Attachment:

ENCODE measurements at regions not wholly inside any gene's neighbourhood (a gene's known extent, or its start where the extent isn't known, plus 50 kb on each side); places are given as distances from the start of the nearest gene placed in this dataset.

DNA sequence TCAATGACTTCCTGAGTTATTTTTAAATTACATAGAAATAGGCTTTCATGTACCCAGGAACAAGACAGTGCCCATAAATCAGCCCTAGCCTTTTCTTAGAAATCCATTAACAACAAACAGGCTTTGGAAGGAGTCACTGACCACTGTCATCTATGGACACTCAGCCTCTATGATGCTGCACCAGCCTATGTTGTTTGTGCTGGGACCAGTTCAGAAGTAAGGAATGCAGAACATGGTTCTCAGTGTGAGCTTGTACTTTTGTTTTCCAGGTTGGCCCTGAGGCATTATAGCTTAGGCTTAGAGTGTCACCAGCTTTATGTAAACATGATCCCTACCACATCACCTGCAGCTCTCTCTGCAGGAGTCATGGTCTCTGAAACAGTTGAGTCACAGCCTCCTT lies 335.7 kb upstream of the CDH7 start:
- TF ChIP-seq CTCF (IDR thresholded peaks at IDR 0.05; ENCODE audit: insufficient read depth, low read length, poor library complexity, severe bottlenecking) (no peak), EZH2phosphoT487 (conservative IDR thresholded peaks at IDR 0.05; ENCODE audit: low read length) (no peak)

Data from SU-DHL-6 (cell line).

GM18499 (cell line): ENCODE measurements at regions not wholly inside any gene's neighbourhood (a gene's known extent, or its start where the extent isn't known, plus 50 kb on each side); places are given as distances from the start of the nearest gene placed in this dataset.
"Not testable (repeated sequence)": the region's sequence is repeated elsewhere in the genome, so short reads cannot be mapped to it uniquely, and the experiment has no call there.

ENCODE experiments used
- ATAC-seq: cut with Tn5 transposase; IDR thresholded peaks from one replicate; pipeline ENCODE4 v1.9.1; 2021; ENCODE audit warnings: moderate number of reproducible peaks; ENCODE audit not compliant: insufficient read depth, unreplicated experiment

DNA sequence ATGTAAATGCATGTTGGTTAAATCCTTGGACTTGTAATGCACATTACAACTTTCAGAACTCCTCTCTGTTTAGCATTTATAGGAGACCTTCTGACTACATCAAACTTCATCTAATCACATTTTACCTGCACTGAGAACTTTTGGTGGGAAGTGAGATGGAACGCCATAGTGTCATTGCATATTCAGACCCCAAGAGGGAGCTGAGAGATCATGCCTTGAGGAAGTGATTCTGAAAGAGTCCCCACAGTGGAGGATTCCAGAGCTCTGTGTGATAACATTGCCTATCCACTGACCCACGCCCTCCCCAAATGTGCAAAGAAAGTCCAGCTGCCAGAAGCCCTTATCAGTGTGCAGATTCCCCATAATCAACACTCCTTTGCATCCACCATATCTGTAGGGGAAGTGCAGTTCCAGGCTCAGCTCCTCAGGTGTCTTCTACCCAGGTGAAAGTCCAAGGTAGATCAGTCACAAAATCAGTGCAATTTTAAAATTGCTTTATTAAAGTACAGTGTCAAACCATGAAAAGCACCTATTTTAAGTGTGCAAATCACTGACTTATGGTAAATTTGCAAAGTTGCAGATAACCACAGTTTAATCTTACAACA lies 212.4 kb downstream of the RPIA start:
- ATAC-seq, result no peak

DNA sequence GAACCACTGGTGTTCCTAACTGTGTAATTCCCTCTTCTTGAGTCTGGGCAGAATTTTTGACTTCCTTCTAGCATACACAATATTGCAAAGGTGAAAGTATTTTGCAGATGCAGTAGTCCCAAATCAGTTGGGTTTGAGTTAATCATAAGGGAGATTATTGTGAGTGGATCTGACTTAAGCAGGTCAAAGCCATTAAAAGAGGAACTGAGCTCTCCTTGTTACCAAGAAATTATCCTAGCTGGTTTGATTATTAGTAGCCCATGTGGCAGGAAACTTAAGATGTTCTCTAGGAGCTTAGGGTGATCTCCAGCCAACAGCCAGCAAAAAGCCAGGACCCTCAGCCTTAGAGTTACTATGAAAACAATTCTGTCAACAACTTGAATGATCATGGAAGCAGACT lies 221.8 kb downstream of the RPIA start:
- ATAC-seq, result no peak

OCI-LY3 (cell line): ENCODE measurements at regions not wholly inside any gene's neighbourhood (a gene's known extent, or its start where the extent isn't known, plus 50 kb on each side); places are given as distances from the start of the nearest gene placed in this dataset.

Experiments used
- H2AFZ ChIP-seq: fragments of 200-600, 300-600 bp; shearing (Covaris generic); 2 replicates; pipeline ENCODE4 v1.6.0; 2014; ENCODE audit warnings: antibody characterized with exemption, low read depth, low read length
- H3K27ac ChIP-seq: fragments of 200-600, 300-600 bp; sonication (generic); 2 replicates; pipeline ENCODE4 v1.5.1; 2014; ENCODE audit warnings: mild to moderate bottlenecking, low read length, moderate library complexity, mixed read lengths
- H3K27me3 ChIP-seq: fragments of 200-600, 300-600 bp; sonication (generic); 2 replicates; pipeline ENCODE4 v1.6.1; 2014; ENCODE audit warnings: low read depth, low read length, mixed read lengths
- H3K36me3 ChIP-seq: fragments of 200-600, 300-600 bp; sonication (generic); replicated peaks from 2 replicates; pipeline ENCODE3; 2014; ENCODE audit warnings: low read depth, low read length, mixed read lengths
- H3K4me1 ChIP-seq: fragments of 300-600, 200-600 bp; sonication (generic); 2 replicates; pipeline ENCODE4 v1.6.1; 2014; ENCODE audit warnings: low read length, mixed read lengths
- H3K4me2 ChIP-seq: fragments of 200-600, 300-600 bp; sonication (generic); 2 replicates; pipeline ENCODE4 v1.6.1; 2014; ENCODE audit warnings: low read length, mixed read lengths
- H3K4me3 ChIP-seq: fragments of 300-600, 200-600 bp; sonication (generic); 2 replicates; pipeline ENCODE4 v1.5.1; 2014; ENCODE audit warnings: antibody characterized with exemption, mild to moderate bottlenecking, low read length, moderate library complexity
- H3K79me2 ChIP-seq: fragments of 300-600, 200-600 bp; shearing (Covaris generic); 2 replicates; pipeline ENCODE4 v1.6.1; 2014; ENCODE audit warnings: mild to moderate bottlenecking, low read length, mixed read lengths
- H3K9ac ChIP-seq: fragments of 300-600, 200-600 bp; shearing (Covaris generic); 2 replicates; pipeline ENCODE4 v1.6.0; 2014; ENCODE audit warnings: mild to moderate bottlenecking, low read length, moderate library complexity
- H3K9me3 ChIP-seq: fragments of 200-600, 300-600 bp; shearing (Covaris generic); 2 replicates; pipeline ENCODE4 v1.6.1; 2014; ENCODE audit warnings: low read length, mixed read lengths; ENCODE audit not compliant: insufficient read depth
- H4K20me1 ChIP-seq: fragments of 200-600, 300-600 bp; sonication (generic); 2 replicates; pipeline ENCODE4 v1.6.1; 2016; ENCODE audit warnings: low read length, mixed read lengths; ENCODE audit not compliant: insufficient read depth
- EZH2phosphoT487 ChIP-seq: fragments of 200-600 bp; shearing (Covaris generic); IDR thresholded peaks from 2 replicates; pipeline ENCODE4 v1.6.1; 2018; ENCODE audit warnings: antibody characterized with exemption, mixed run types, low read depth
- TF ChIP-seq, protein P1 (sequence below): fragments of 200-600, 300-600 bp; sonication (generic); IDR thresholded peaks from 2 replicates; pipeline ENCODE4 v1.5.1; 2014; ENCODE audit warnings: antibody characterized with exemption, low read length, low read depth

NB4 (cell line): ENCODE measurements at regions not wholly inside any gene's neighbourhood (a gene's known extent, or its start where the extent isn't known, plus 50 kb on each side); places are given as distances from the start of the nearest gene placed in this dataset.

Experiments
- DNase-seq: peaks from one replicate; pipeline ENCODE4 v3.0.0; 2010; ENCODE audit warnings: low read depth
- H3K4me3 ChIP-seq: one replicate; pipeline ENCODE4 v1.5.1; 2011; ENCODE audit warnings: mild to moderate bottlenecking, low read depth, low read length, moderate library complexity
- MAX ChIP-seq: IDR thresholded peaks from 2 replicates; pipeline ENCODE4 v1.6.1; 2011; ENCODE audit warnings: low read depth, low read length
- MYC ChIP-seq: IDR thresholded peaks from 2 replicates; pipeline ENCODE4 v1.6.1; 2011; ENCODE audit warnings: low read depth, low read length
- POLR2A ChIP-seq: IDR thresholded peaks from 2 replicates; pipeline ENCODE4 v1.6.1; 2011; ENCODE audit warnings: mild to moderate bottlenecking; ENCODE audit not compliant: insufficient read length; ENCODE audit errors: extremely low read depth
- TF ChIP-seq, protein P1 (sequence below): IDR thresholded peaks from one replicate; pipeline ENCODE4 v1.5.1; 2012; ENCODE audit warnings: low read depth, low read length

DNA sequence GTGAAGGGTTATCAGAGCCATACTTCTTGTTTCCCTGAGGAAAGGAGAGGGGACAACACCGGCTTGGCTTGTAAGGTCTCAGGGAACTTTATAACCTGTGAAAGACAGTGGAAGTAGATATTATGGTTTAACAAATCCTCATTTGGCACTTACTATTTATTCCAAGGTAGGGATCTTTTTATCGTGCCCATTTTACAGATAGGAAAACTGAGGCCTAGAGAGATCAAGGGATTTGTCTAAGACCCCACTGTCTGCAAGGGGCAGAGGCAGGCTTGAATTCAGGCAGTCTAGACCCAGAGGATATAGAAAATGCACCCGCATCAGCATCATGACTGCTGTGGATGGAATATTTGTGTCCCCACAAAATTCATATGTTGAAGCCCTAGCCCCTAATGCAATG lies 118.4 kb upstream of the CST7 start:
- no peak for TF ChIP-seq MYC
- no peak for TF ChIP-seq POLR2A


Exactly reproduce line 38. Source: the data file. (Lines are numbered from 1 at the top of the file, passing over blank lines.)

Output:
- no peak for TF ChIP-seq POLR2A